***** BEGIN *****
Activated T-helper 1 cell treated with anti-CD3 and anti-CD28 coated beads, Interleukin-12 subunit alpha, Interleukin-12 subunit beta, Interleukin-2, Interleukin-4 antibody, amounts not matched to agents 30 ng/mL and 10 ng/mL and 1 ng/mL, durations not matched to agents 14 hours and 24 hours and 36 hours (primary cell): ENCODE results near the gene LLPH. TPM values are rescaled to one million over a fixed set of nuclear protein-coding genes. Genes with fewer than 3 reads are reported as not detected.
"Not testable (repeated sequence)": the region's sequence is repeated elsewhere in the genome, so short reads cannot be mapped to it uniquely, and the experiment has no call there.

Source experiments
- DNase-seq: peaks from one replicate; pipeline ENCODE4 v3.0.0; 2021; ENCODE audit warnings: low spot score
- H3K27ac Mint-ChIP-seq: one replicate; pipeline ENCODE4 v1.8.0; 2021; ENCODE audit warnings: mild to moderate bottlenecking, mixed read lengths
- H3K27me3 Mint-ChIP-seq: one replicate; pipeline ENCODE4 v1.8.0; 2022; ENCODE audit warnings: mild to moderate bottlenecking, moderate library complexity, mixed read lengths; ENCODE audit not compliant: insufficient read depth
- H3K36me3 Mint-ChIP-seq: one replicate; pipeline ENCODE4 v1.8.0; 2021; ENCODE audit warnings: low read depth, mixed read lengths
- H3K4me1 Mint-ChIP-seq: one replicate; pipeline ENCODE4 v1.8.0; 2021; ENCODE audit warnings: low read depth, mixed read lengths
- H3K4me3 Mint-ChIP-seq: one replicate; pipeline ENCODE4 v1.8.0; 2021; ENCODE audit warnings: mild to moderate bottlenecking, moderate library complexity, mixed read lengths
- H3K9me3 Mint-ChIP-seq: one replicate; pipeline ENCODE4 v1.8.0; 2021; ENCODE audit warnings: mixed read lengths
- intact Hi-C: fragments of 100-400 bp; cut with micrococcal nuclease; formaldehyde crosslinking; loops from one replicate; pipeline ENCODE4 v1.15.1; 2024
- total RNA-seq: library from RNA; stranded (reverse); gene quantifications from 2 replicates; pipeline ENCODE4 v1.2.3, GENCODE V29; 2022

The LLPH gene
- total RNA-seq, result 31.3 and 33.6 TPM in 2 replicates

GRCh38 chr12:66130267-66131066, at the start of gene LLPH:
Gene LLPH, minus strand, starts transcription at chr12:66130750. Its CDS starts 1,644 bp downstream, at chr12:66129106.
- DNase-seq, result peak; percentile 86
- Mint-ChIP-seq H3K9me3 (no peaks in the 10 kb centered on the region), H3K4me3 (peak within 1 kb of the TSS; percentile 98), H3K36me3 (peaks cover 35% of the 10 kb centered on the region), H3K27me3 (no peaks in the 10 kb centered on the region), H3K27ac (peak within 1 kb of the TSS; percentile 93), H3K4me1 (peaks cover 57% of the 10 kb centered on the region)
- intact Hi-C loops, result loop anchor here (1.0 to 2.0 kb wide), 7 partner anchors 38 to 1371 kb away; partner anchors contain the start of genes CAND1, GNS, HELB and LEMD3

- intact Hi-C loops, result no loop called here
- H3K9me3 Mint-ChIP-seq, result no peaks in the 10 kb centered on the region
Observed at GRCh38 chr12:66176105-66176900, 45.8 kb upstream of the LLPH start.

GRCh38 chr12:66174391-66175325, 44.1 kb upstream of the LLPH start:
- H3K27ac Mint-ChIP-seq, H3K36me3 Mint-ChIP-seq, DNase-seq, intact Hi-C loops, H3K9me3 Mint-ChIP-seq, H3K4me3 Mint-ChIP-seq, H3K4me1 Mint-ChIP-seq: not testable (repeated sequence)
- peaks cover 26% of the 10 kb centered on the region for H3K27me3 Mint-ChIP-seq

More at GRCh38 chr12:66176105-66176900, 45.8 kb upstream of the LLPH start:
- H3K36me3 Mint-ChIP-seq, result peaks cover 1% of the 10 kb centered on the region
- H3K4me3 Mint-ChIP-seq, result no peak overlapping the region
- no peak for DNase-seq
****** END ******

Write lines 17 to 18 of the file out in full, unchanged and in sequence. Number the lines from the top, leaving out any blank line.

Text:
- DNase-seq, result peak; percentile 86
- Mint-ChIP-seq H3K9me3 (no peaks in the 10 kb centered on the region), H3K4me3 (peak within 1 kb of the TSS; percentile 98), H3K36me3 (peaks cover 35% of the 10 kb centered on the region), H3K27me3 (no peaks in the 10 kb centered on the region), H3K27ac (peak within 1 kb of the TSS; percentile 93), H3K4me1 (peaks cover 57% of the 10 kb centered on the region)